Nearly 20 years in the making, the largest particle accelerator in the world will start running in Switzerland this summer, offering scientists a glimpse of particles that have never been seen before.
MIT has a team of about 40 scientists and students preparing for the debut of the Large Hadron Collidor (LHC), which is expected to start up in August. Thousands of physicists from around the world are collaborating on the project, based at CERN, and MIT has the largest American university group working on one of the collider's four detectors, known as the CMS (compact muon solenoid) detector.
Once the $10 billion accelerator starts up, particles will zoom around the 27-kilometer loop at nearly the speed of light, creating controlled collisions that scientists hope will reveal the elusive Higgs boson and other novel particles.
"You don't know what you'll find behind the door because you've never seen it. We're going to open the door and step in and see what's there," says associate professor of physics Christoph Paus, the leader of the MIT group working on the CMS detector.
The elusive Higgs boson
Finding the Higgs boson, first theorized by Peter Higgs and others in 1964, would provide the final missing piece of the Standard Model of Particle Physics. According to the model, the Higgs boson is the particle that gives all other particles their mass, but that theory has never been experimentally proven.
Once the accelerator is turned on, there will be 100 billion protons streaming around the ring at any given time. When the protons crash into each other, they annihilate themselves, producing a lot of energy and smaller particles. The higher the energy of the collision, the heavier particles are produced.
Each collision can produce a variety of outcomes. The Higgs boson is predicted to appear very rarely--about once every 10 million collisions. And the bosons last only one-hundredth of an attosecond before decaying into other particles (one attosecond is to a second what one second is to the age of the entire universe).
"You don't get to see them. All you get to see is the semi-stable particles that decay afterward," says Steven Nahn, assistant professor physics and a leader of the CMS team. However, it is possible to detect a Higgs boson by measuring those decay particles.
"Imagine if you have two buses that have collided: You see how the pieces came apart, and you can try to reconstruct what was there," says Nahn.
'A whole zoo of particles'
Though finding the Higgs boson would be extremely significant, it's not the only thing scientists are looking for.
"The real hope is that we will see much more than just Higgs. There is a whole zoo of particles we're hoping to see," said Bolek Wyslouch, MIT professor of physics and one of the leaders of the project.
Scientists say the LHC, which generates seven times more energy than the next largest accelerator, is virtually guaranteed to produce new particles. That's because of Einstein's equation, E=mc^2, which correlates mass and energy. Huge amounts of energy (up to 14 tera electron volts) should translate to heavier particles.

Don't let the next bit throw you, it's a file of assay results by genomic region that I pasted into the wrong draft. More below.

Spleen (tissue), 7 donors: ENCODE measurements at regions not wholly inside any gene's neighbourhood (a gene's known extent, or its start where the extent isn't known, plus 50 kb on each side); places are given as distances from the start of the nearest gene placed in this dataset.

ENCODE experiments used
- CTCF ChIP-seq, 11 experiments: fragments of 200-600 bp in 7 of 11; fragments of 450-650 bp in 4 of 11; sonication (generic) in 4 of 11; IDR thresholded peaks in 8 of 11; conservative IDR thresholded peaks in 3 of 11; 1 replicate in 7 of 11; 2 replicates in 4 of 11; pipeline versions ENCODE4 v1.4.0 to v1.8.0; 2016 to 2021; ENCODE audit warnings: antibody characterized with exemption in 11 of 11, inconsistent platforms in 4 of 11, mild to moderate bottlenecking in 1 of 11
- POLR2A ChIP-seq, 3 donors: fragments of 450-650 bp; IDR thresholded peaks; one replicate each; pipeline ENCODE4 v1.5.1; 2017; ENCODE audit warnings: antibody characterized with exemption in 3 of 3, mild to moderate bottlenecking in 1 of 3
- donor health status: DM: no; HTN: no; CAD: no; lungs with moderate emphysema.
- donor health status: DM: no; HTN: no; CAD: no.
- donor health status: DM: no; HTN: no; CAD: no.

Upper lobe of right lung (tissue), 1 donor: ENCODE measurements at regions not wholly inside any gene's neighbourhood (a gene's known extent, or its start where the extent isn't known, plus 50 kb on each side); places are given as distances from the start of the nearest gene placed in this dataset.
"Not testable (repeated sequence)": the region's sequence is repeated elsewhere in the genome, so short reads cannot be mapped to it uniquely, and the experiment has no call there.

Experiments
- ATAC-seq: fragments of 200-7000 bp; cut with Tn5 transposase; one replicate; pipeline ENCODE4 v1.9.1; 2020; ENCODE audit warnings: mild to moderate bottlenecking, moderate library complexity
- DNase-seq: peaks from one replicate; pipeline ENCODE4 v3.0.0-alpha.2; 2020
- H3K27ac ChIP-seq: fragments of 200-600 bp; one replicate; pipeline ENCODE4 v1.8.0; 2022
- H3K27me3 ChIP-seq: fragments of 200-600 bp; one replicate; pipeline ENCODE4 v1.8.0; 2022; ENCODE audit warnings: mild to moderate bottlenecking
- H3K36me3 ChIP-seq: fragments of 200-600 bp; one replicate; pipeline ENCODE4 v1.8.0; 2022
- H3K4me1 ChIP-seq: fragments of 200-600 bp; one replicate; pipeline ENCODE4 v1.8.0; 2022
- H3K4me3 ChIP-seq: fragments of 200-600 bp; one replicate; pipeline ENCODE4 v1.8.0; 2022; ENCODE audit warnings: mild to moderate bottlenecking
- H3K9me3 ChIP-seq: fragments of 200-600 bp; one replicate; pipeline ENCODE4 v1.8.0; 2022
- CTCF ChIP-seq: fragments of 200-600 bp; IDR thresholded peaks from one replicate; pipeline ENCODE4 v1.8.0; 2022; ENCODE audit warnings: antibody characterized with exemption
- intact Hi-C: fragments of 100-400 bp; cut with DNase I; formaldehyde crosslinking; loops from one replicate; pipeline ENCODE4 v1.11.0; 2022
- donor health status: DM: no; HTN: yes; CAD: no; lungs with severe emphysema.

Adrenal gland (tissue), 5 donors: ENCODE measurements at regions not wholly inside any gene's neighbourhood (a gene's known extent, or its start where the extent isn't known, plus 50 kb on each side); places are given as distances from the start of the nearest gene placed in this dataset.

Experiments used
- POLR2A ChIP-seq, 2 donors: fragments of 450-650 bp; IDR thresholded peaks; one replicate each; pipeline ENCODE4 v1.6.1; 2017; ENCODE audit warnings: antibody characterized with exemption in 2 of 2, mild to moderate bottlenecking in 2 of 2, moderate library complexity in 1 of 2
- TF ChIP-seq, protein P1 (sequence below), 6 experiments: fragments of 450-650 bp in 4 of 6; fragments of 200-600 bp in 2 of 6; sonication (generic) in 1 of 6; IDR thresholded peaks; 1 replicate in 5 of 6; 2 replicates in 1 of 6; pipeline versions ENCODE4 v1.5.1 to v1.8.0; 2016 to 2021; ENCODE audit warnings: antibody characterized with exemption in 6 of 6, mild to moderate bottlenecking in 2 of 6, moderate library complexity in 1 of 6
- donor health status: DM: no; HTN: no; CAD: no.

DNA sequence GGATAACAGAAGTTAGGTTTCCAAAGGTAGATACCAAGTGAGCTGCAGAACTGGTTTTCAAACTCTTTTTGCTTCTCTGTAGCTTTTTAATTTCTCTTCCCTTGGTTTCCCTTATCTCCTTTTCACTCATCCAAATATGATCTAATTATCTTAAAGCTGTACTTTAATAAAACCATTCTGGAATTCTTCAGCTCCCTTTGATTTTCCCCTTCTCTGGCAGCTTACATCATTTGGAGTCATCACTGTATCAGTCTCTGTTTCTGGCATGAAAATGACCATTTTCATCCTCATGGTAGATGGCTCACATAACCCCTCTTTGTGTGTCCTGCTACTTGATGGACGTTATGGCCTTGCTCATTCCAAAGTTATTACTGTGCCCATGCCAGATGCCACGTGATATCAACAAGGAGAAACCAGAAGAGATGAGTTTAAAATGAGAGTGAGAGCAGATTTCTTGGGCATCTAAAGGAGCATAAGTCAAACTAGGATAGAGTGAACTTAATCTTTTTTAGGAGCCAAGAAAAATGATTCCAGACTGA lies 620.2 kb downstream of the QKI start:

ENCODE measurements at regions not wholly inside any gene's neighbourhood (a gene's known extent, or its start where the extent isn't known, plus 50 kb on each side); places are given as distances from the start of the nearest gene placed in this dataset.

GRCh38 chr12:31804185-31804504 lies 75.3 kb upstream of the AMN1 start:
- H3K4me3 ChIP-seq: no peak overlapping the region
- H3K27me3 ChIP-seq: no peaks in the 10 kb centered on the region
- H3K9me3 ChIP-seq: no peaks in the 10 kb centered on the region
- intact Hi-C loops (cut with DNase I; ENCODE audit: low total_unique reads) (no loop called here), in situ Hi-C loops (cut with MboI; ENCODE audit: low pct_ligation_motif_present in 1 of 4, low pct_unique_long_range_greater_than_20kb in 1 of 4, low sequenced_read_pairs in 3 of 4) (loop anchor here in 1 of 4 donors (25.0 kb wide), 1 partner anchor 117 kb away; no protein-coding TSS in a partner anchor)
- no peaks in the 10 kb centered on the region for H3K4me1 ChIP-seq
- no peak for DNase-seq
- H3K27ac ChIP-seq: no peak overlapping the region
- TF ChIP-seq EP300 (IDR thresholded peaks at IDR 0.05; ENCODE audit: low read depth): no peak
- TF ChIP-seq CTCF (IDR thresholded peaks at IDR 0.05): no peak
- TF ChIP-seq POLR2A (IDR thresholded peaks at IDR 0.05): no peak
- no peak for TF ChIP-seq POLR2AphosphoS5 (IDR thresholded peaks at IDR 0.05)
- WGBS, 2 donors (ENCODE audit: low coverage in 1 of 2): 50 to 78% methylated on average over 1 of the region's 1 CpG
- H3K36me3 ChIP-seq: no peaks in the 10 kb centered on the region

The detectors could also help scientists study the interactions between quarks and leptons, which give rise to protons and neutrons.
The accelerator will produce about 40 million collisions per second, which generates far too much data to be analyzed. A software program will quickly scan the data and cull the most interesting information to store for further analysis--about 100 collisions per second.
"It's like looking for diamonds," said Wyslouch. "You dig up all the dirt, and then you sift through the dirt. You throw most of it away, but every once in a while you see a diamond."
The accelerator is located on the outskirts of Geneva near the French border, lying below farmland at depths ranging from 60 to 120 meters.
Right now, the entire apparatus is being cooled to 1.9 Kelvin above absolute zero, a process that takes several weeks and is necessary to create superconducting magnets, which generate the force needed to get the protons to flow at such high speeds.
In August, scientists will start injecting the proton beams, trying to get them to flow in a circle. After a few weeks, they will inject proton beams in the opposite direction to start creating collisions. Barring any setbacks, they could start gathering data this fall, according to Paus.
If all goes well, he said, scientists might have proof of the existence of Higgs boson by mid to late 2009.
But other novel phenomena could appear even sooner, says Nahn. "We're taking such a giant leap that something new and exciting could appear very quickly," he says.
Other MIT faculty in the CMS group are physics professor Wit Busza and associate physics professor Gunther Roland.
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